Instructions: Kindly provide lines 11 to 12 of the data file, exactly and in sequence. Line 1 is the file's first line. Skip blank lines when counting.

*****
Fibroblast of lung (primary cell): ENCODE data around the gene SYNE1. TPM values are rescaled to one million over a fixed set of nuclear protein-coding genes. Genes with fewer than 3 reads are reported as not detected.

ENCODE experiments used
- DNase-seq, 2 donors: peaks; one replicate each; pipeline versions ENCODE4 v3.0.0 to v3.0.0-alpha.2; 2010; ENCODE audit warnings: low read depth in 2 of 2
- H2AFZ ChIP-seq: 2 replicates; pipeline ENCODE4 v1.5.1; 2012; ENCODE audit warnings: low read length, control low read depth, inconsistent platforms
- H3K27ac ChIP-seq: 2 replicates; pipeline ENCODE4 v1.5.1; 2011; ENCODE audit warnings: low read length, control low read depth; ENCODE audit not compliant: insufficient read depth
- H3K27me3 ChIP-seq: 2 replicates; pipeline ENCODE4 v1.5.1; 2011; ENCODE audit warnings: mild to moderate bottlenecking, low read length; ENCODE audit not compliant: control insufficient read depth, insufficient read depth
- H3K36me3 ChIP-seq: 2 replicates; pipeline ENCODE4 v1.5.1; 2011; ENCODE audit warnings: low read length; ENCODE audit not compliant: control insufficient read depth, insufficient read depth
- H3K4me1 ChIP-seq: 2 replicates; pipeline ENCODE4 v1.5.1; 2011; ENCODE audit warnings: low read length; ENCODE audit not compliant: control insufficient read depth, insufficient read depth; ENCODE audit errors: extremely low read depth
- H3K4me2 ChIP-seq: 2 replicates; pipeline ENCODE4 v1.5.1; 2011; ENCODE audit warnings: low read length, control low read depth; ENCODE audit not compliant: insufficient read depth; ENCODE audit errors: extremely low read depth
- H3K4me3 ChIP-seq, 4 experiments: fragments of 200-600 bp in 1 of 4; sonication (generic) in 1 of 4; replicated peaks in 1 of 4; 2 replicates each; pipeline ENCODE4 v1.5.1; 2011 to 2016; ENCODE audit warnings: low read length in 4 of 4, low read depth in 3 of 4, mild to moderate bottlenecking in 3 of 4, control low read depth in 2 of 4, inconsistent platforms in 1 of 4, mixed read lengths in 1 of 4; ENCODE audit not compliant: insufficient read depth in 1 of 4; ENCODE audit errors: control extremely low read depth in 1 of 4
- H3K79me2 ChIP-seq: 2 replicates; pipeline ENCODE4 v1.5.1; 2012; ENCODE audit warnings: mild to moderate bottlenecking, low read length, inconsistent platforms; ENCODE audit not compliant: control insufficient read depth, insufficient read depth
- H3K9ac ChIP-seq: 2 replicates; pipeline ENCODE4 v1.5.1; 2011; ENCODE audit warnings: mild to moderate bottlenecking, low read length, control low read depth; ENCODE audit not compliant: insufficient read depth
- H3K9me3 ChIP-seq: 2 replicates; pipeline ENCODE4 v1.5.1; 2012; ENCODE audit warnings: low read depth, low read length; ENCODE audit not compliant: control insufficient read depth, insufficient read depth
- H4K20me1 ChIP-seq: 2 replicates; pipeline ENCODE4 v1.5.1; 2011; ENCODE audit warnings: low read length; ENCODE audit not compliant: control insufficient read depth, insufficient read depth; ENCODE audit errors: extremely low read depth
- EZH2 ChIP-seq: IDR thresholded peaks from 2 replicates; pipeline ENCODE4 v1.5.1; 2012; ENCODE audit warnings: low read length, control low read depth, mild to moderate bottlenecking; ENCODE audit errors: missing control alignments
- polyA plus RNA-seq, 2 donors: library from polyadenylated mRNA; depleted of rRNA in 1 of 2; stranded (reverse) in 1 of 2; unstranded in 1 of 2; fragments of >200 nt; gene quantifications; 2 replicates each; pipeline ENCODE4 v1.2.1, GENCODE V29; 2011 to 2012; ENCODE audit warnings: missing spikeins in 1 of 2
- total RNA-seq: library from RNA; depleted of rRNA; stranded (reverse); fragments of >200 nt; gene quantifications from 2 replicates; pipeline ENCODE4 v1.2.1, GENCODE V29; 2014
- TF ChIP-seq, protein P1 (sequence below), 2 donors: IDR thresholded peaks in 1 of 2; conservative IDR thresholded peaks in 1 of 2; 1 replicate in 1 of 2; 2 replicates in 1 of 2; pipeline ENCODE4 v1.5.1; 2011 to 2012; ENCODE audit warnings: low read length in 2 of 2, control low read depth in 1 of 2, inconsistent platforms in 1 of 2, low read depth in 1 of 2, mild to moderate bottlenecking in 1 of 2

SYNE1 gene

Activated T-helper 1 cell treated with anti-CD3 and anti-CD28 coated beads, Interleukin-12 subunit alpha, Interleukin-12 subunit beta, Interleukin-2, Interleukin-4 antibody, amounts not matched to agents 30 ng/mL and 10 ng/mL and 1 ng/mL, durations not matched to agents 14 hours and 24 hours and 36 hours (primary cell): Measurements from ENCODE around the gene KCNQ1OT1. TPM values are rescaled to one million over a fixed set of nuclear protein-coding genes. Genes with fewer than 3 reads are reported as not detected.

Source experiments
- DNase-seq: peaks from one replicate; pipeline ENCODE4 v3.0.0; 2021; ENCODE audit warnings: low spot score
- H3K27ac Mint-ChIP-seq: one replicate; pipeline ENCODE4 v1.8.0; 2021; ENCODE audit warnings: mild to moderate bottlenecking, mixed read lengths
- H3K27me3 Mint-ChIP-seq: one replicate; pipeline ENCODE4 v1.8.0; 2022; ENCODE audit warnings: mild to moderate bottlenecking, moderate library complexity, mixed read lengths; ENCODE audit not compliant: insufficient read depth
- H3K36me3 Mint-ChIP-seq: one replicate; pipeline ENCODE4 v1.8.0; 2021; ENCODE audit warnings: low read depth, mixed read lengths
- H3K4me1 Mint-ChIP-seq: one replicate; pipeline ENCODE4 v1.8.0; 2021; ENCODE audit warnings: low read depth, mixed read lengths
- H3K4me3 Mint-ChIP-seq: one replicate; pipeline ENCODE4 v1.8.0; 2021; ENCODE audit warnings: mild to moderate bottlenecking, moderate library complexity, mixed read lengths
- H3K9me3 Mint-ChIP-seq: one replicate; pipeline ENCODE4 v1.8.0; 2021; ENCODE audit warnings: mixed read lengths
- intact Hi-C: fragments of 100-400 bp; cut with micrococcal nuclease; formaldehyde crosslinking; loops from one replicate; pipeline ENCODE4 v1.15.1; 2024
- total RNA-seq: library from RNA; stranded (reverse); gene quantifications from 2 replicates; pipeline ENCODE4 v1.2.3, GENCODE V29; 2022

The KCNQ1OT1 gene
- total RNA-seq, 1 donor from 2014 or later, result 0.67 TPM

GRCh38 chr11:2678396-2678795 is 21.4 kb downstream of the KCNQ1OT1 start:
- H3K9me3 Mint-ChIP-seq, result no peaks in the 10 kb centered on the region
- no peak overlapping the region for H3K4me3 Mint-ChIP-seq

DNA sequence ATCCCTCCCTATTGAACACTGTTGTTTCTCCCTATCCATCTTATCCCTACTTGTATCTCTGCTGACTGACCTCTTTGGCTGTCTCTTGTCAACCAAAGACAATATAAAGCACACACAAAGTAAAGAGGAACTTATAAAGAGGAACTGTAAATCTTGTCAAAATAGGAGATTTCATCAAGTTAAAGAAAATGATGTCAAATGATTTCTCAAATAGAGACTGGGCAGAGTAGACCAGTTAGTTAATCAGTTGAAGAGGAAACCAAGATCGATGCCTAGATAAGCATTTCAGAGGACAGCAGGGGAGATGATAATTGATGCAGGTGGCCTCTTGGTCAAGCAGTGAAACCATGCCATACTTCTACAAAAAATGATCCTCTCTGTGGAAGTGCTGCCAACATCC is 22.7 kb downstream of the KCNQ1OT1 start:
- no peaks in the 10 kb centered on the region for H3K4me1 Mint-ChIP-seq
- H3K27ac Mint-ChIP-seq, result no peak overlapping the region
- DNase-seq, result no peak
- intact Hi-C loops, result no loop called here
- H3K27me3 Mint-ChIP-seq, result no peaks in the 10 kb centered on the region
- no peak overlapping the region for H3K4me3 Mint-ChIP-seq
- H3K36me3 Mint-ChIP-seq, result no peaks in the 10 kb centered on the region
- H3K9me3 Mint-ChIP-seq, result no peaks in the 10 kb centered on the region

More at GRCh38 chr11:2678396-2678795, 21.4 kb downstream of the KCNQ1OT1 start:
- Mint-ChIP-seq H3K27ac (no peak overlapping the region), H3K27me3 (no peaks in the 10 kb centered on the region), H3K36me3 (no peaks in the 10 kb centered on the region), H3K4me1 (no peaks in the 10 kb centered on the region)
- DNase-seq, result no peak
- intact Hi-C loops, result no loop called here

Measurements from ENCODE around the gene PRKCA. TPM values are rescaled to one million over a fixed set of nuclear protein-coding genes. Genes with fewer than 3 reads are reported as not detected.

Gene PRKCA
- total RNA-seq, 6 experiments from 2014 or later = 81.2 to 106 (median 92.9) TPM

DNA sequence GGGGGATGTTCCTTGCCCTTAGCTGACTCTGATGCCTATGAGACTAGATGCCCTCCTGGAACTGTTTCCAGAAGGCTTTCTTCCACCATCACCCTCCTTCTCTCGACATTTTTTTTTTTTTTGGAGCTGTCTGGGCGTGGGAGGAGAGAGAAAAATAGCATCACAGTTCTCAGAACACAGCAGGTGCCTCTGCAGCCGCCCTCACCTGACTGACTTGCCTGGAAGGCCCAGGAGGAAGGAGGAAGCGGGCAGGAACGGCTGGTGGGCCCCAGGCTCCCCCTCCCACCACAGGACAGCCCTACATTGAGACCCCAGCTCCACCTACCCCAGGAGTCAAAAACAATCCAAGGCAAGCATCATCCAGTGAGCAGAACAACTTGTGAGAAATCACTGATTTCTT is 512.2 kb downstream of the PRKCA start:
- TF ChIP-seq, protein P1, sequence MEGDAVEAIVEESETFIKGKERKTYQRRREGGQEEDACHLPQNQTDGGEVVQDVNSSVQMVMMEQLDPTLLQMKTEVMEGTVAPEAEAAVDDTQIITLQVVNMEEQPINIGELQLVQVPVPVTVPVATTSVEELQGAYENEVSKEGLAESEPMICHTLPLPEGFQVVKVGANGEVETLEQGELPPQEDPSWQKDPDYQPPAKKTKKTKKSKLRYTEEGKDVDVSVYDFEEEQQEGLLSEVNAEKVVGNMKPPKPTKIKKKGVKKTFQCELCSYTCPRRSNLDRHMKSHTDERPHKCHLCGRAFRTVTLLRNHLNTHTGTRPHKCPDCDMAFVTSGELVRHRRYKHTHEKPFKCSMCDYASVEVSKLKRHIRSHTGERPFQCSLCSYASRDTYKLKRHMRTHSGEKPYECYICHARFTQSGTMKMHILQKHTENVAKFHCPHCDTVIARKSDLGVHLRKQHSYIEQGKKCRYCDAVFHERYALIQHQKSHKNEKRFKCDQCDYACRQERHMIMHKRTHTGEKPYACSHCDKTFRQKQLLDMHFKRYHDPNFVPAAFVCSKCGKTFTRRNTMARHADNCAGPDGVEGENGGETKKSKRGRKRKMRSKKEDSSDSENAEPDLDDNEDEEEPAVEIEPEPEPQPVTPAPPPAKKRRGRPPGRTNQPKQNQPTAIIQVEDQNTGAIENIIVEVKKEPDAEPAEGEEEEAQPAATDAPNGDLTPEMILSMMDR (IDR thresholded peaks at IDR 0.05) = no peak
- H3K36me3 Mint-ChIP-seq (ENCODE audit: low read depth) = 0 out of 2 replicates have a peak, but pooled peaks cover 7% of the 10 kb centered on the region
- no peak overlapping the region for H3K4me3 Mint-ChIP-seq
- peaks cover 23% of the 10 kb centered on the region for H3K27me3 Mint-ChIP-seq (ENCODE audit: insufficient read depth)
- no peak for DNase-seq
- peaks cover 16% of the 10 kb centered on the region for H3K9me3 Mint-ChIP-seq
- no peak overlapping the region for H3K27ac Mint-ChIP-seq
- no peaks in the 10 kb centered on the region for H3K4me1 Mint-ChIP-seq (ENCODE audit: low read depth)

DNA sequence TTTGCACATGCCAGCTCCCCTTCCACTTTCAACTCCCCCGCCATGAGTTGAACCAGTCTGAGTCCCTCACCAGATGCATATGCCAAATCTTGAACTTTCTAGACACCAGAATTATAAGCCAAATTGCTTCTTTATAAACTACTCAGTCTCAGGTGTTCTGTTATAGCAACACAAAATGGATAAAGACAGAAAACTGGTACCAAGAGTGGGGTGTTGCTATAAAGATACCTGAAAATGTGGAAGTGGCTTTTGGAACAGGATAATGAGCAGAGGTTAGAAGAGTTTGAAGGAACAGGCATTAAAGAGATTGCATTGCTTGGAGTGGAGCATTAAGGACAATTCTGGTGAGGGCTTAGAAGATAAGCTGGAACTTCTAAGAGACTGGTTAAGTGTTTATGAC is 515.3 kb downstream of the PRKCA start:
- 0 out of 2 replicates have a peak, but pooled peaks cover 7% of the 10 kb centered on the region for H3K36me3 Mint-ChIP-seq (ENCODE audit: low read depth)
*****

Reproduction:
- H3K79me2 ChIP-seq: 2 replicates; pipeline ENCODE4 v1.5.1; 2012; ENCODE audit warnings: mild to moderate bottlenecking, low read length, inconsistent platforms; ENCODE audit not compliant: control insufficient read depth, insufficient read depth
- H3K9ac ChIP-seq: 2 replicates; pipeline ENCODE4 v1.5.1; 2011; ENCODE audit warnings: mild to moderate bottlenecking, low read length, control low read depth; ENCODE audit not compliant: insufficient read depth